This probably will be on The New Mexican's site by the morning, but just in case ...
A version of this was published in The Santa Fe New Mexican
July 3, 2007
Commuting the prison sentence of I. Lewis “Scooter” Libby raises questions of whether President Bush is now an active participant in obstructing justice, former Ambassador Joe Wilson told The New Mexican on Monday.
“I’m outraged,” Wilson — whose wife, Valerie Plame, was outed as a CIA agent by Bush administration figures — said in a telephone interview. “The question for President Bush is if, in commuting this sentence, are you not an accessory or participant in the obstruction of justice in ensuring that Libby will never be forced to tell the truth?”
President Bush on Monday commuted the 2 1/2-year prison sentence of Libby, former chief of staff of Vice President Dick Cheney. Libby was convicted of perjury, obstruction of justice and lying to investigators in the Plame case.
Wilson, Plame and their children moved to Santa Fe this year.
Wilson said the action on behalf of Libby means “the president can no longer hide behind an ongoing investigation. He could instruct the special prosecutor to release (Bush’s) interview with the special prosecutor and the vice president’s interview, so we can learn what is the cloud hanging over Vice President Cheney.”
Special prosecutor Patrick Fitzgerald has spoken of a “cloud” hanging over Cheney in the Plame scandal.
“Congress ought to conduct an investigation of whether or not the president is himself a participant in the obstruction of justice,” Wilson said.
Although outraged, Wilson said he wasn’t surprised by Bush commuting Libby’s sentence. “I’ve seen enough of this administration to realize they are capable of this,” he said.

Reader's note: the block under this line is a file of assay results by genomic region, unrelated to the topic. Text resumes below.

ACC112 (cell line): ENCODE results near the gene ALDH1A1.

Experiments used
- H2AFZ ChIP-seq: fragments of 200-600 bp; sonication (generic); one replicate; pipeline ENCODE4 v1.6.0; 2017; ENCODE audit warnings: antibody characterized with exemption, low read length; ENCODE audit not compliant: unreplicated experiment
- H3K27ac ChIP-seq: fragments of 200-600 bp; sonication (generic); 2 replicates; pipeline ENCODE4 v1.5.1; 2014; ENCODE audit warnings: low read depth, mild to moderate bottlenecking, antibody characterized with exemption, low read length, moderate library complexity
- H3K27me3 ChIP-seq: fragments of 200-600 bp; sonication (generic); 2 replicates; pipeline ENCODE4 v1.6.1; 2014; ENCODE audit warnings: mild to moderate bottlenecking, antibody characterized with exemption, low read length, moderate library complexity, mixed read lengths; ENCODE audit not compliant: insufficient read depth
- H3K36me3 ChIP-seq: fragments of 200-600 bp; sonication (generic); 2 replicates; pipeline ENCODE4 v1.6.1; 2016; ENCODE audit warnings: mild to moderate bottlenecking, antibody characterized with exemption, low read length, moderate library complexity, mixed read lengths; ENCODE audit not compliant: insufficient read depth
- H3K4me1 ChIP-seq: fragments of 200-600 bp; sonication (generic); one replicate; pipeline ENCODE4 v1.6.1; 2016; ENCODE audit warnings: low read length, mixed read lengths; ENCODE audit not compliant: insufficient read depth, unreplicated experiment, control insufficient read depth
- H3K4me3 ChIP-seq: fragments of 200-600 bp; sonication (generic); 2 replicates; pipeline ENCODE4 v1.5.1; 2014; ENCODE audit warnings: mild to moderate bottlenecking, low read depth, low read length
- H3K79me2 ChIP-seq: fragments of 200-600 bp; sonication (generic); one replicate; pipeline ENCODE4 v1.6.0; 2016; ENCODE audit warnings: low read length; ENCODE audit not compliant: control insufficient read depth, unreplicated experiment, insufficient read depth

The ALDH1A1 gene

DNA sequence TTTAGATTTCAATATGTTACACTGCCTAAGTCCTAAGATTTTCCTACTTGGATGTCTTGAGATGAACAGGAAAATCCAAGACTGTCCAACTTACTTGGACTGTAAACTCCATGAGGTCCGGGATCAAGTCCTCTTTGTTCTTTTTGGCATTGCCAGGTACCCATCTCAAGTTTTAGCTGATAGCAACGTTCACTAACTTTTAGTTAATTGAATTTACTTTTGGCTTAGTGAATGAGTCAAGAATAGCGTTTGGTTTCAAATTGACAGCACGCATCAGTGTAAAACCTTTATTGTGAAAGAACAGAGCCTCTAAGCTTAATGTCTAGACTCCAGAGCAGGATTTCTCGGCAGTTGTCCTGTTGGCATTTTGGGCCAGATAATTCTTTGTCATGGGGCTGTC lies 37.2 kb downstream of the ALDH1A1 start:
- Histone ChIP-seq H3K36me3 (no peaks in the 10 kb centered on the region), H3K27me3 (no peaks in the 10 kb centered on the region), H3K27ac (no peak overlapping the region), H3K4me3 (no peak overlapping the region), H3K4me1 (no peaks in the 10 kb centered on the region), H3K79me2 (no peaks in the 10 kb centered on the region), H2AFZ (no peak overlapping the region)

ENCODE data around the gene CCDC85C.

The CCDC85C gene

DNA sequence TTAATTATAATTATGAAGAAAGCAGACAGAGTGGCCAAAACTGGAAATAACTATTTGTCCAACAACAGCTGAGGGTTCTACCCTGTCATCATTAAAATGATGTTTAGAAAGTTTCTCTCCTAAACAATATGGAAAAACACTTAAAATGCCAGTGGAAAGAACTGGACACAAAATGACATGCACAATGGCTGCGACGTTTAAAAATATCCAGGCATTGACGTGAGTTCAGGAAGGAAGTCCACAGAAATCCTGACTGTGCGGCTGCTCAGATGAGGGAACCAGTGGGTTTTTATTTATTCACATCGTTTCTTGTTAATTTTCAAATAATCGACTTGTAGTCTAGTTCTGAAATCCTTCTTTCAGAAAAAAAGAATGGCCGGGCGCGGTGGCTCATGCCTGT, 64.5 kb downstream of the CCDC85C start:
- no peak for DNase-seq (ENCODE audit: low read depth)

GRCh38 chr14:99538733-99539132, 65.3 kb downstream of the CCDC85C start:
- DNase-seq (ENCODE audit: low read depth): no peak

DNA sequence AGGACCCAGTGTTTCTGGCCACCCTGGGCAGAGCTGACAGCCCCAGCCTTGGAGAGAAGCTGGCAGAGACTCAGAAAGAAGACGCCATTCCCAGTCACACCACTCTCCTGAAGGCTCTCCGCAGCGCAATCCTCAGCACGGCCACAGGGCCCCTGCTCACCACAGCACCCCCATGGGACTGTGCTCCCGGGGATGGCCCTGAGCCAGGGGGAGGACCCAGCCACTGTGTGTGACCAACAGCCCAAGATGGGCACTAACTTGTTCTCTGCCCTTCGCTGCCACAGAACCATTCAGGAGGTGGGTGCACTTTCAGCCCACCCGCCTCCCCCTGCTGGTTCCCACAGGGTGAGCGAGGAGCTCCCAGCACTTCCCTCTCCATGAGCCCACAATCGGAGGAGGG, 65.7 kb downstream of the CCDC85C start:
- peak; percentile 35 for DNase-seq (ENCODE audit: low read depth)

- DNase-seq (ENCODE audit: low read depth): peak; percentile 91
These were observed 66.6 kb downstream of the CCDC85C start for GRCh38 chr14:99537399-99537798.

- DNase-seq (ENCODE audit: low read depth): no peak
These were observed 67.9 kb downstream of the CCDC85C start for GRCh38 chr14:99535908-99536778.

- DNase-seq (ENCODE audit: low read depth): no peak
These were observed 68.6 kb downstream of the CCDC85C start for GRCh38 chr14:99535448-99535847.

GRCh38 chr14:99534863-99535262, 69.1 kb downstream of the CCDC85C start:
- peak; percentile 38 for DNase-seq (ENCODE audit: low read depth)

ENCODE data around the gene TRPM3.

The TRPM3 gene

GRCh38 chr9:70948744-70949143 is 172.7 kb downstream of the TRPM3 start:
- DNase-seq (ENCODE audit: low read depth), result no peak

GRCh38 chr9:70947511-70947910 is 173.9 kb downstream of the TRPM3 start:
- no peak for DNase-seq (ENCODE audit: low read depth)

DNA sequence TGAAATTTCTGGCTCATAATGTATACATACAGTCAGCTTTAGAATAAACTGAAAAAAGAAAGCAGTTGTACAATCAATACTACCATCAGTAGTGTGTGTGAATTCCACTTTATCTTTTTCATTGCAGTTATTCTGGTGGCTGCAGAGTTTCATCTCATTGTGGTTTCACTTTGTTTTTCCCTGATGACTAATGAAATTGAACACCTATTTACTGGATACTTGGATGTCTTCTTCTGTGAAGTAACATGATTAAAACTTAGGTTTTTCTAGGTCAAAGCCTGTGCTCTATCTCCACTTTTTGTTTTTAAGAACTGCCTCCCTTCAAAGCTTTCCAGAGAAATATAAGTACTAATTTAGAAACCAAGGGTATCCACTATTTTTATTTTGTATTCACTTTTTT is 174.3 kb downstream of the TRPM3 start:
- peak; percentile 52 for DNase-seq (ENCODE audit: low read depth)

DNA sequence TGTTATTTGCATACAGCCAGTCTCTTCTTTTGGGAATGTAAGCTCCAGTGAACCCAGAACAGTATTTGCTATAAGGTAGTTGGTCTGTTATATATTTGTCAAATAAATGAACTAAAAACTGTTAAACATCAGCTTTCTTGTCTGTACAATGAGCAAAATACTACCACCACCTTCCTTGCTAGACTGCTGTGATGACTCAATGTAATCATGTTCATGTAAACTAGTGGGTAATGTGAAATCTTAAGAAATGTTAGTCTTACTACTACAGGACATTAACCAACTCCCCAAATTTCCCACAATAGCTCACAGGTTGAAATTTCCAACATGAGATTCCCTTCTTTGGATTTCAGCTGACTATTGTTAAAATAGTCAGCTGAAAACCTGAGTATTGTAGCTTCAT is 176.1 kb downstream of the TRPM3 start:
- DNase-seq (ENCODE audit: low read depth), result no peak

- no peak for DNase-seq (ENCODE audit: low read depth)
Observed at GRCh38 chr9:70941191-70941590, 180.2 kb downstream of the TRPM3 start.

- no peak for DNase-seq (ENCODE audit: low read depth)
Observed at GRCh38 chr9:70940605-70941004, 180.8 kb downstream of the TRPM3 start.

Wilson and Plame last year sued Cheney, Libby, White House political director Karl Rove and former Deputy Secretary of State Richard Armitage. Armitage has admitted leaking Plame’s name to conservative columnist Robert Novak, who published it after confirming it with Rove. The civil suit is still pending in federal court.
In February 2002, the CIA sent Wilson to Niger to investigate a claim that Saddam Hussein had tried to buy enriched “yellowcake” uranium. He concluded the story was false. The next year, he wrote an opinion piece for The New York Times accusing the Bush administration of exaggerating the threat of Iraq to justify going to war.
Soon after, White House officials informed some journalists, including Novak, that Wilson’s wife worked for the CIA.
Several Democratic presidential candidates, including New Mexico Gov. Bill Richardson, decried Libby’s commutation.
“The arrogance of this administration’s disdain for the law and its belief it operates with impunity are breathtaking,” Richardson said in a news release. “Will the President also commute the sentences of others who obstructed justice and lied to grand juries, or only those who act to protect President Bush and Vice President Cheney?”
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